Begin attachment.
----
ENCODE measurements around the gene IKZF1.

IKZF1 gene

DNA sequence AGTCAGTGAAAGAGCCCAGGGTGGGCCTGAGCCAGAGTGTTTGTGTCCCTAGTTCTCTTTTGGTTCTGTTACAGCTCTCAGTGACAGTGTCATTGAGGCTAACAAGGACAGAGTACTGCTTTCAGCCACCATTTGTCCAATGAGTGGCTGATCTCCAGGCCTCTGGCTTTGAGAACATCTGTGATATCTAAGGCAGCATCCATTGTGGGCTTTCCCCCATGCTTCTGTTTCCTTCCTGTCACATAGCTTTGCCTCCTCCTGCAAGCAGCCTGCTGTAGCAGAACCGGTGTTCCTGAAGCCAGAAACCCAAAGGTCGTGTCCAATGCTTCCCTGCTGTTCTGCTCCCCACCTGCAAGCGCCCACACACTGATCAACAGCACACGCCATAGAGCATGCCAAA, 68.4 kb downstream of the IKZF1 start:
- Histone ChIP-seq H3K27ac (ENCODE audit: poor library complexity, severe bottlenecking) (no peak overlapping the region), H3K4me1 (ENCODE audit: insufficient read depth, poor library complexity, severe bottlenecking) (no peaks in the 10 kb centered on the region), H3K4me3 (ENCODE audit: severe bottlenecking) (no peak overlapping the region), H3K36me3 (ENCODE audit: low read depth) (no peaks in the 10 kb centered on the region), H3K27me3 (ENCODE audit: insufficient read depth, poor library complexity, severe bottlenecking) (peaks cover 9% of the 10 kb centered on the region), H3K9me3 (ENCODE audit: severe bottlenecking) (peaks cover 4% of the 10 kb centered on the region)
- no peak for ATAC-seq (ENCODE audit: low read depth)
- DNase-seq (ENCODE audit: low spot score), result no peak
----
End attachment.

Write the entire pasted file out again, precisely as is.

ENCODE measurements around the gene IKZF1.

IKZF1 gene

DNA sequence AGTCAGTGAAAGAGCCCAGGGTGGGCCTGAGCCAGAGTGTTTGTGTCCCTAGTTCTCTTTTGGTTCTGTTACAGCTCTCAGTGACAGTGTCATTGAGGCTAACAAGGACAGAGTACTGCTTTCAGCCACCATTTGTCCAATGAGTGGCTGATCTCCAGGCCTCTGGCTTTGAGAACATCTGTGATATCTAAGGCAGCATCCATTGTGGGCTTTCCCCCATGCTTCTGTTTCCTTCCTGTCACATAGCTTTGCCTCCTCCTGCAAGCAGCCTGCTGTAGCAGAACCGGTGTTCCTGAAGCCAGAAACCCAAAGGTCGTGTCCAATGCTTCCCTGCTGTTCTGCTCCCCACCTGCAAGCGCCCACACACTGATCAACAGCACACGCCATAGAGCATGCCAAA, 68.4 kb downstream of the IKZF1 start:
- Histone ChIP-seq H3K27ac (ENCODE audit: poor library complexity, severe bottlenecking) (no peak overlapping the region), H3K4me1 (ENCODE audit: insufficient read depth, poor library complexity, severe bottlenecking) (no peaks in the 10 kb centered on the region), H3K4me3 (ENCODE audit: severe bottlenecking) (no peak overlapping the region), H3K36me3 (ENCODE audit: low read depth) (no peaks in the 10 kb centered on the region), H3K27me3 (ENCODE audit: insufficient read depth, poor library complexity, severe bottlenecking) (peaks cover 9% of the 10 kb centered on the region), H3K9me3 (ENCODE audit: severe bottlenecking) (peaks cover 4% of the 10 kb centered on the region)
- no peak for ATAC-seq (ENCODE audit: low read depth)
- DNase-seq (ENCODE audit: low spot score), result no peak